The Philadelphia Quarry by Howard Owen
The Philadelphia Quarry by Howard Owen (Permanent Press, 2013) is the second to feature Willie Black, one of these journalists who just won’t take no for an answer. If his editor or the publisher tells him to “back off”, he stubbornly runs towards it, no matter what the danger. This is not, you understand, the result of natural perversity. This is the mentality of the stereotypical “news hound”, the reporter who never lets go once he gets his teeth into a story. In an earlier life, he was probably Tintin. In this reincarnation, he’s a three-times married alcoholic who leads a charmed life working for a newspaper that’s more interested in pleasing their wealthy socialite owners than the pursuit of truth and justice. For what it’s worth, I also note the coincidence of this being the second book in as many months in which a man is passing. For those of you not up on the intricacies of racism in America, the “passing” refers to an African American who’s sufficiently pale in skin colour to be able to pass as white. In defence of the somewhat ironically named Mr Black, he does not find out about his ancestry until after this book has started and, having digested the information, is not embarrassed to disclose his relationship to a very clearly African American with an interesting past, a man called Richard Slade.
When Willie Black was just starting out as a reporter some twenty-eight years earlier, the big local case was the rape of Alicia Parker Simpson who was an innocent young thing of sixteen summers. The man accused and convicted was Richard Slade. He serves twenty-seven years before DNA testing shows him not to be the guilty man who left his seed at the scene. Some five days after his release, Alicia is shot dead in her car. Naturally everyone in officialdom lines up to accuse Slade of taking revenge for spending all those years in jail. Except none of this may be as straightforward as the police and prosecutors would like to think. Included in the undecided camp is our hero and one of his ex-wives who’s assisting in running the defence. Normally his involvement in the investigation would not be a problem, but the newspaper has been writing inflammatory editorials and has the family and many in the local community hostile to the press. Mr Black therefore finds it difficult to get anyone to talk with him until his mother mentions his link to the family. That breaks the ice and gives our hero an opportunity to talk with both the accused and his mother. Things take off from there.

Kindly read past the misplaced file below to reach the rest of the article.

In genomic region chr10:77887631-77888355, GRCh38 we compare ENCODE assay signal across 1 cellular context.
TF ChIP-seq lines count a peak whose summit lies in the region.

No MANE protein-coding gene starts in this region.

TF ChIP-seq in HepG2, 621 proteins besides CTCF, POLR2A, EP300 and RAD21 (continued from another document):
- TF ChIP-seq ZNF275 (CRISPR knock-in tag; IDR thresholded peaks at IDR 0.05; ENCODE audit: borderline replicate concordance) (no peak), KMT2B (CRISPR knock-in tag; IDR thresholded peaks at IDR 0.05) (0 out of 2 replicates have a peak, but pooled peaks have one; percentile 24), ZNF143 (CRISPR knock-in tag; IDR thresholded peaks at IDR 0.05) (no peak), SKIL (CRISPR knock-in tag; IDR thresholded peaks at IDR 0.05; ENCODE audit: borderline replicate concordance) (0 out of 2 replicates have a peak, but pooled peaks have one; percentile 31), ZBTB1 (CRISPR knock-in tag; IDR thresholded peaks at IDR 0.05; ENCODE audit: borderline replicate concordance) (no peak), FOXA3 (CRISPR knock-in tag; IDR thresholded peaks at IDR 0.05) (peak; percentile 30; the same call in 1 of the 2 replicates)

There are several good things about this book. The first is the quality of the prose. Howard Owen has a natural flow to his writing which makes it a pleasure to read. There’s also considerable credibility in the characters we meet en route to the solution of both the original rape and the new murder. While making allowances for some stock characters out of central casting, some individuals are pleasingly different from the norm and add an extra layer of interest to the book. Unfortunately, this interest does not stick so tenaciously to the primary character. Alcoholic reporters from the old school of investigative journalism are difficult to do well. His hippy mother who still spaces out on cannabis feels reasonable but his ex-wife and daughter don’t quite fit. Sadly, the character that is WIllie Black feels a little “convenient”, fitting into the needs of the plot rather than engaging in events to shape outcomes. Although he does scare up some information by his own efforts, the key to really understanding what’s going on comes when one of the Simpson family breaks ranks and starts to feed him information. Without that lucky break, he would never get anywhere near the solution and would end up fired from his job and probably in jail for dangerous driving while drunk.
Although there are some nice moments in the plot and the writing itself is a joy to read, The Philadelphia Quarry ends up less than exciting. It’s a brave effort but, given the first in the series was nominated for the Hammett Prize, somewhat of a disappointment.
For a review of the sequel, see Parker Field.
A copy of this book was sent to me for review.